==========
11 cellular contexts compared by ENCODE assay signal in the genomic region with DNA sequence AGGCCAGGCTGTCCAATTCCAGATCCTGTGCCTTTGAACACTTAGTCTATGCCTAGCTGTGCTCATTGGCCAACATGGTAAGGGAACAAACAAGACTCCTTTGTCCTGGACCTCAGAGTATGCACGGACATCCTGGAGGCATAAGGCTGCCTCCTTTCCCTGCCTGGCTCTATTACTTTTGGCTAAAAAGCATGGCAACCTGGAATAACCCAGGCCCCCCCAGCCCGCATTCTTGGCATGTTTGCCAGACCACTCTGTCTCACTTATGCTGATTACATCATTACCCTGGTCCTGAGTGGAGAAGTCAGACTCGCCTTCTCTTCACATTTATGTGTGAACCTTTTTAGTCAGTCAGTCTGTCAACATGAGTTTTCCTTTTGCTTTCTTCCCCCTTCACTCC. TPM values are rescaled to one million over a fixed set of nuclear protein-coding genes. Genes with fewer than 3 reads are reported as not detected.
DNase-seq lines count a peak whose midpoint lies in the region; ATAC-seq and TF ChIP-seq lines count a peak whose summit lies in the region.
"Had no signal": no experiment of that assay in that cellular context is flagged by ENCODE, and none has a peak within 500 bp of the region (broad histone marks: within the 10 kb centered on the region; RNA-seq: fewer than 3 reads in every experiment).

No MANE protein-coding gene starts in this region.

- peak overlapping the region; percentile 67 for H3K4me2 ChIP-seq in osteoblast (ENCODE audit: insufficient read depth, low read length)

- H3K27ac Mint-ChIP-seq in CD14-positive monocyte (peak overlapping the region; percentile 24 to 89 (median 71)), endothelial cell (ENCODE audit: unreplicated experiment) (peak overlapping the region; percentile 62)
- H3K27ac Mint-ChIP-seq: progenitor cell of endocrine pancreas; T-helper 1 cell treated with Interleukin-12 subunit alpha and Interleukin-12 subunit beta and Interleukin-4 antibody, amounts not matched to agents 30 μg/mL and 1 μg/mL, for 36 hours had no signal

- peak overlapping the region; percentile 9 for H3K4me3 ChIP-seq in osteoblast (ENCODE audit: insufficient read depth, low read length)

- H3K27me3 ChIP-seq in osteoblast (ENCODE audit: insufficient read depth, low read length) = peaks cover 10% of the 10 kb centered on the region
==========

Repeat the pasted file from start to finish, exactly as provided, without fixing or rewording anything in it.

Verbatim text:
11 cellular contexts compared by ENCODE assay signal in the genomic region with DNA sequence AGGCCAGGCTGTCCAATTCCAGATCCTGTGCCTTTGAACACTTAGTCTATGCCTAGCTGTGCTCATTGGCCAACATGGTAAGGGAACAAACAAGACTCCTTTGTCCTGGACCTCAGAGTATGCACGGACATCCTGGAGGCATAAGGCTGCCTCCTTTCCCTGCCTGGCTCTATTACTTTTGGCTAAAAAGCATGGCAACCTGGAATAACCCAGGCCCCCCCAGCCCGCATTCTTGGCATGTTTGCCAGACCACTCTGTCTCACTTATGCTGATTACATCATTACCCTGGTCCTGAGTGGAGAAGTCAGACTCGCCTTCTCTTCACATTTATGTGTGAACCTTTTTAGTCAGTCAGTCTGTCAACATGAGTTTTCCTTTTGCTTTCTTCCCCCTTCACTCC. TPM values are rescaled to one million over a fixed set of nuclear protein-coding genes. Genes with fewer than 3 reads are reported as not detected.
DNase-seq lines count a peak whose midpoint lies in the region; ATAC-seq and TF ChIP-seq lines count a peak whose summit lies in the region.
"Had no signal": no experiment of that assay in that cellular context is flagged by ENCODE, and none has a peak within 500 bp of the region (broad histone marks: within the 10 kb centered on the region; RNA-seq: fewer than 3 reads in every experiment).

No MANE protein-coding gene starts in this region.

- peak overlapping the region; percentile 67 for H3K4me2 ChIP-seq in osteoblast (ENCODE audit: insufficient read depth, low read length)

- H3K27ac Mint-ChIP-seq in CD14-positive monocyte (peak overlapping the region; percentile 24 to 89 (median 71)), endothelial cell (ENCODE audit: unreplicated experiment) (peak overlapping the region; percentile 62)
- H3K27ac Mint-ChIP-seq: progenitor cell of endocrine pancreas; T-helper 1 cell treated with Interleukin-12 subunit alpha and Interleukin-12 subunit beta and Interleukin-4 antibody, amounts not matched to agents 30 μg/mL and 1 μg/mL, for 36 hours had no signal

- peak overlapping the region; percentile 9 for H3K4me3 ChIP-seq in osteoblast (ENCODE audit: insufficient read depth, low read length)

- H3K27me3 ChIP-seq in osteoblast (ENCODE audit: insufficient read depth, low read length) = peaks cover 10% of the 10 kb centered on the region